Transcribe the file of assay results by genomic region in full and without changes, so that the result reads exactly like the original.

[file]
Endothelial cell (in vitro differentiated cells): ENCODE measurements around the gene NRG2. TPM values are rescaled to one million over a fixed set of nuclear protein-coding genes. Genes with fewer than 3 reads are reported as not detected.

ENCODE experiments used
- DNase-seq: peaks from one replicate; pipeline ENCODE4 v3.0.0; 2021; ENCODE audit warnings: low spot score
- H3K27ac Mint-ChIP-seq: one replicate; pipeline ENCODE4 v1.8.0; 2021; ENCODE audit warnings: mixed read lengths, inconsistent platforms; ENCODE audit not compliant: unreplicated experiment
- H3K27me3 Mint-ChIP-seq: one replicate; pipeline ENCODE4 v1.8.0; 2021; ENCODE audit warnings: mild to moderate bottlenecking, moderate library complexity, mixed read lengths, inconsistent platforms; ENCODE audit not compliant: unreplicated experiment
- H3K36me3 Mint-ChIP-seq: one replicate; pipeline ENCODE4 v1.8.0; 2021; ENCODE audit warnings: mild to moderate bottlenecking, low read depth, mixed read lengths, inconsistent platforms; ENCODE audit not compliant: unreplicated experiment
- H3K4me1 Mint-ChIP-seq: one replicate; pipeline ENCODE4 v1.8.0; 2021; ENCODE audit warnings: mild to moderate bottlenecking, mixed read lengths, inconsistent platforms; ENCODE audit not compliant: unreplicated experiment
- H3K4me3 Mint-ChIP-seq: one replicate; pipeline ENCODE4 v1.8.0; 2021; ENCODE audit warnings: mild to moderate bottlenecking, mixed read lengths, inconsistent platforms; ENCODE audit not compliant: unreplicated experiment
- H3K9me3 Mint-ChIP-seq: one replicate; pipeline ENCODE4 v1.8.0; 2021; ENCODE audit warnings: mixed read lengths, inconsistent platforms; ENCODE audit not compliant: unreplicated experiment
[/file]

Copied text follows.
Endothelial cell (in vitro differentiated cells): ENCODE measurements around the gene NRG2. TPM values are rescaled to one million over a fixed set of nuclear protein-coding genes. Genes with fewer than 3 reads are reported as not detected.

ENCODE experiments used
- DNase-seq: peaks from one replicate; pipeline ENCODE4 v3.0.0; 2021; ENCODE audit warnings: low spot score
- H3K27ac Mint-ChIP-seq: one replicate; pipeline ENCODE4 v1.8.0; 2021; ENCODE audit warnings: mixed read lengths, inconsistent platforms; ENCODE audit not compliant: unreplicated experiment
- H3K27me3 Mint-ChIP-seq: one replicate; pipeline ENCODE4 v1.8.0; 2021; ENCODE audit warnings: mild to moderate bottlenecking, moderate library complexity, mixed read lengths, inconsistent platforms; ENCODE audit not compliant: unreplicated experiment
- H3K36me3 Mint-ChIP-seq: one replicate; pipeline ENCODE4 v1.8.0; 2021; ENCODE audit warnings: mild to moderate bottlenecking, low read depth, mixed read lengths, inconsistent platforms; ENCODE audit not compliant: unreplicated experiment
- H3K4me1 Mint-ChIP-seq: one replicate; pipeline ENCODE4 v1.8.0; 2021; ENCODE audit warnings: mild to moderate bottlenecking, mixed read lengths, inconsistent platforms; ENCODE audit not compliant: unreplicated experiment
- H3K4me3 Mint-ChIP-seq: one replicate; pipeline ENCODE4 v1.8.0; 2021; ENCODE audit warnings: mild to moderate bottlenecking, mixed read lengths, inconsistent platforms; ENCODE audit not compliant: unreplicated experiment
- H3K9me3 Mint-ChIP-seq: one replicate; pipeline ENCODE4 v1.8.0; 2021; ENCODE audit warnings: mixed read lengths, inconsistent platforms; ENCODE audit not compliant: unreplicated experiment